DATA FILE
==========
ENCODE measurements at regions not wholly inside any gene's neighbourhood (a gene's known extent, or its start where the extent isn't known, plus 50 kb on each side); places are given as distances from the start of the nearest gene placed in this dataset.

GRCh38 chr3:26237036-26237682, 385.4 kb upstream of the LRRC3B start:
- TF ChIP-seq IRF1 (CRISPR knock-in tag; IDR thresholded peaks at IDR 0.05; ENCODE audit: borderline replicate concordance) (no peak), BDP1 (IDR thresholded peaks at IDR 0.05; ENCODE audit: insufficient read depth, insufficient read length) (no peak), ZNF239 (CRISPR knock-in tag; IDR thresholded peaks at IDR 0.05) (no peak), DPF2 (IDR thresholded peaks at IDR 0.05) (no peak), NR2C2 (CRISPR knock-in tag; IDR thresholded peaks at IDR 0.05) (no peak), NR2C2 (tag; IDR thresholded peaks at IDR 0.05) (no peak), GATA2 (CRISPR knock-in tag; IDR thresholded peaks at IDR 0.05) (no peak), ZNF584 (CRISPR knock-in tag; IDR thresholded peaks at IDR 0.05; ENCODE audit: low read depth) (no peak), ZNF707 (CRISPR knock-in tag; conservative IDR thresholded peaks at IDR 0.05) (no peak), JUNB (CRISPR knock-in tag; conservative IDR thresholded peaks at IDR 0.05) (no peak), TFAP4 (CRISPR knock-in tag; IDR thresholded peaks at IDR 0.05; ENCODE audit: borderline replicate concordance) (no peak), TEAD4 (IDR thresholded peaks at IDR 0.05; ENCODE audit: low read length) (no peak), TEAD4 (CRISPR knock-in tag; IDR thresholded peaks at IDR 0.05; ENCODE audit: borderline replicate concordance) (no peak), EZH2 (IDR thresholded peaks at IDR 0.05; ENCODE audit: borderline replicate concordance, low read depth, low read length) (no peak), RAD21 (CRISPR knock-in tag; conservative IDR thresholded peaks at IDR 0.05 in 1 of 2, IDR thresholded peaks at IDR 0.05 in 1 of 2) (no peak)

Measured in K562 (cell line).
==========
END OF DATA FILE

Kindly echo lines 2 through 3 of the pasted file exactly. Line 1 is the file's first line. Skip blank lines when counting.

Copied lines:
GRCh38 chr3:26237036-26237682, 385.4 kb upstream of the LRRC3B start:
- TF ChIP-seq IRF1 (CRISPR knock-in tag; IDR thresholded peaks at IDR 0.05; ENCODE audit: borderline replicate concordance) (no peak), BDP1 (IDR thresholded peaks at IDR 0.05; ENCODE audit: insufficient read depth, insufficient read length) (no peak), ZNF239 (CRISPR knock-in tag; IDR thresholded peaks at IDR 0.05) (no peak), DPF2 (IDR thresholded peaks at IDR 0.05) (no peak), NR2C2 (CRISPR knock-in tag; IDR thresholded peaks at IDR 0.05) (no peak), NR2C2 (tag; IDR thresholded peaks at IDR 0.05) (no peak), GATA2 (CRISPR knock-in tag; IDR thresholded peaks at IDR 0.05) (no peak), ZNF584 (CRISPR knock-in tag; IDR thresholded peaks at IDR 0.05; ENCODE audit: low read depth) (no peak), ZNF707 (CRISPR knock-in tag; conservative IDR thresholded peaks at IDR 0.05) (no peak), JUNB (CRISPR knock-in tag; conservative IDR thresholded peaks at IDR 0.05) (no peak), TFAP4 (CRISPR knock-in tag; IDR thresholded peaks at IDR 0.05; ENCODE audit: borderline replicate concordance) (no peak), TEAD4 (IDR thresholded peaks at IDR 0.05; ENCODE audit: low read length) (no peak), TEAD4 (CRISPR knock-in tag; IDR thresholded peaks at IDR 0.05; ENCODE audit: borderline replicate concordance) (no peak), EZH2 (IDR thresholded peaks at IDR 0.05; ENCODE audit: borderline replicate concordance, low read depth, low read length) (no peak), RAD21 (CRISPR knock-in tag; conservative IDR thresholded peaks at IDR 0.05 in 1 of 2, IDR thresholded peaks at IDR 0.05 in 1 of 2) (no peak)